Each appointment with Katherine Bice begins the same way: with the turn of a lock.
At La Lingerie, LLC, a lingerie boutique tucked into a studio on Johnson Street, Bice is the only employee and runs things her way at what she calls “the appointment-only fit house.”
That starts with introducing herself to her clients and locking the door behind her for utmost privacy. Casual passersby looking to browse are gently turned away by a sign on the door.
“It’s really not about that,” Bice says with a smile.
Instead, Bice has a greater mission: “Empowering women though everyday beautiful lingerie that fits,” and doing so through a unique, high personal service model of business.
“You have to want and need my help, and you have to accept it really, too,” she says. “So I’m here to help you, but…you have to be ready for that.”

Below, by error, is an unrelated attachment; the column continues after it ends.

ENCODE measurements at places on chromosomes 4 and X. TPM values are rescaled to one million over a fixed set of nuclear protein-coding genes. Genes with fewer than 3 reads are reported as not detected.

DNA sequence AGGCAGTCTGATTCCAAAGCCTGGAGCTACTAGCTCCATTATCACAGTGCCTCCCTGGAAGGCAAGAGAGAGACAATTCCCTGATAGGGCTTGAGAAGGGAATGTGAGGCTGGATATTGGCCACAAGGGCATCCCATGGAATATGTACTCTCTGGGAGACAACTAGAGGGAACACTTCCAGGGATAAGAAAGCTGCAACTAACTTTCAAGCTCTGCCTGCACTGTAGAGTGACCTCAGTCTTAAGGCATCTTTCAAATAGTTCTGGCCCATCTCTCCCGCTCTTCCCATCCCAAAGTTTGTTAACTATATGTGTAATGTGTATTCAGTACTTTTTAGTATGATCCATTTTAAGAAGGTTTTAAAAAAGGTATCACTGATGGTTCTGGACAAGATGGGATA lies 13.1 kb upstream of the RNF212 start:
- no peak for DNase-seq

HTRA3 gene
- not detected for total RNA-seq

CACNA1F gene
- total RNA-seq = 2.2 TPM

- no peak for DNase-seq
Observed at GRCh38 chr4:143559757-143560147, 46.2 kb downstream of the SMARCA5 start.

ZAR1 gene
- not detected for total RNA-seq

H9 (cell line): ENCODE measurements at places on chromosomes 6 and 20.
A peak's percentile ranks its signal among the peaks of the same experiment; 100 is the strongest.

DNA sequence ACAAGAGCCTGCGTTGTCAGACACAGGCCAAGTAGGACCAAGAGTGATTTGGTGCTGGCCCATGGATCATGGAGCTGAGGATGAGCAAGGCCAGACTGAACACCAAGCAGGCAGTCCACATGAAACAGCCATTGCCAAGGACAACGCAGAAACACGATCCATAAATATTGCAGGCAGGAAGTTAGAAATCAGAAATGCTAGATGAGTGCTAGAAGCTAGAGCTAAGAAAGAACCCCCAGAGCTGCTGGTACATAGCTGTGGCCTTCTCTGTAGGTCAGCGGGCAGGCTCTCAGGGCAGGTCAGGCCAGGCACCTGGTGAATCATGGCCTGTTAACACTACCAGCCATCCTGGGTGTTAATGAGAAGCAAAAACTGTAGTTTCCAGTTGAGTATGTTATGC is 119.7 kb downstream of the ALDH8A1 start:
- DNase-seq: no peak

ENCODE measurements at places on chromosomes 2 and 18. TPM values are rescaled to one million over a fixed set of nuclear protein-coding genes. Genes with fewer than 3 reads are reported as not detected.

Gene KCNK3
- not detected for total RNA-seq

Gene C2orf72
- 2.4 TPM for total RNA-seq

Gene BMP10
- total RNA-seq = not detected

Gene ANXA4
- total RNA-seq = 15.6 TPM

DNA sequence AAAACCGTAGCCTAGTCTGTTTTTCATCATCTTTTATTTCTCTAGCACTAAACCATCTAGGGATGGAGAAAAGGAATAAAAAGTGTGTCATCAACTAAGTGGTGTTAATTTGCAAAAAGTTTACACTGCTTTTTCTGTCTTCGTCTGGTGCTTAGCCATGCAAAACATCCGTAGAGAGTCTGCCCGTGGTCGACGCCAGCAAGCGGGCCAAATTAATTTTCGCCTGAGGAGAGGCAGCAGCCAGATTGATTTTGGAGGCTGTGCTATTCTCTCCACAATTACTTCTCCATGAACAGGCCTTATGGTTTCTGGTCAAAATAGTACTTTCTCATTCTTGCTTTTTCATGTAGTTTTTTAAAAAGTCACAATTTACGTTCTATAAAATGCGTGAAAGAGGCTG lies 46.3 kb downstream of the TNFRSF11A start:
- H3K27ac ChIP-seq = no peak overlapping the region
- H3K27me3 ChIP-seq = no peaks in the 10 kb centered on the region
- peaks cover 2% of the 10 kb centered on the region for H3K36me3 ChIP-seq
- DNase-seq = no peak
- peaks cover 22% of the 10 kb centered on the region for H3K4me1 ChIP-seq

In other words, this is not bra shopping with your mom.
Mixing business with passion
“I’m not used to this, but I think I could get used to it,” a client says from the fitting room.
Bice pauses for no more than half a second before offering her thoughts.
“The key for a strapless bra to stay up is to have that tight band,” she says as her hands grip an imaginary ribcage in front of her. “The last thing I’d want to do is sell you too big of one and have it drop down.” She speaks quickly, but softly, gently emphasizing a few words of every sentence in a soothing manner. She then glides to the sales floor and selects more options to try, asking her client about her job as a hairdresser and following each question with the word “dear.”